Don Ho forged a career out of his own blend of Hawaiian and hapa haole standards, the mainstream pop hits of the day, and the written songs by Kui Lee. His name will forever be associated with such songs as "Tiny Bubbles," Kui Lee's "I'll Remember You." and "Pearly Shells."
For 43 years, Ho could be found performing to a packed house in Waikiki, first at Duke Kahanamoku's, 1964-70; Cinerama Reef Towers' Polynesian Palace, 1970-81; his own Don Ho's Waikiki, 1981-91; Hilton Hawaiian Village Dome, 1992; Hula Hut, 1992-93; Outrigger Reef Towers' Polynesian Palace, 1992-94; and most recently at the Waikiki Beachcomber's Hoku Hale Showroom, 1994-2007.
Donald Tai Loy Ho was born Kaka'ako, Oahu on August 13, 1930. He was the embodiment of what it is to be Hawaiian in the 20th century, part Hawaiian, part Chinese, part Portugese, part German and part Dutch.
A Kamehameha schools graduate of 1949, Ho earned a bachelor of science degree in 1954 from the University of Hawaii. Following graduation he entered the U.S. Air Force where he served from 1954-1959 and attained the rank of first lieutenant.
Following his discharge he returned to manage his mother's bar Honey's in Kaneohe where he had grown up listening to Hawaiian music, jazz and popular swing on the juke box during the war years. That mixture of Hawaiian music and popular music would influence his own style and tastes for the rest of his life.
In a 1999 interview with Burl Burlingame for the Honolulu Star Bulletin, Ho stated, "It created a nice hybrid sound in my head," said Ho. "Everything was treated equally, and it went all day and all night long. Later, I realized I knew all these songs, hundreds of songs, and I don't know where they came from. I picked up music through osmosis."
Ho began playing an old chording organ and singing at the bar and there was no turning back. By 1964 his career had taken off, thanks largely to a song that Ho forever claimed he didn't really like, "Tiny Bubbles." While Ho may have disliked the song, millions of visitors to Hawaii loved it and it became his signature song for almost 50 years.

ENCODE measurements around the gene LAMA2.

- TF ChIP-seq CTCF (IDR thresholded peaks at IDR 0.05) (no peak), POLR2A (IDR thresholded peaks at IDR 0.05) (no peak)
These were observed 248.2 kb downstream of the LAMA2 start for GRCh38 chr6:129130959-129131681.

The last three years of Don's life have been marked by his battle with cardiomyopathy, a serious disease in which the heart muscle becomes inflamed and doesn't work as well as it should. Unable to find satisfactory treatment in the U.S., Ho traveled to Thailand where in November 2005, he underwent VesCell Adult Stem Cell surgery in Bangkok. As explained in the Honolulu Advertiser, "The procedure uses stem cells taken from the patient's own blood, which are multiplied in a laboratory and inserted back into the patient's heart to restore damaged tissue."
Ho showed some improvement following the surgery and even resumed his show at the Waikiki Beachcomber's Hoku Hale Showroom although on a reduced schedule. It is reported he had hoped to return to Thailand for further surgery. His last show was just two days before his death on Thursday evening.
It's easy for fans of today's Hawaiian music to see Don Ho as more of a pop singer or crooner with roots in the 1940's style of music and performance and not a true Hawaiian musician. It's impossible to know just how many middle aged haole ladies Ho brought up on stage to give a kiss and have their photo taken with Hawaii's big music star.
The fact, however, is that without Don Ho, there would likely never have been the renaissance of Hawaiian music of all styles that we've seen over the past 30 years. Ho paved the way for all of today’s superstars of Hawaiian music opening many doors that were previously shut.
Don Ho's legacy lives on with his amazingly talented 25-year-old daughter Hoku Ho, whose song "Perfect Day" was the title song to Reese Witherspoon's movie "Legally Blond." Her second album is scheduled for release this summer.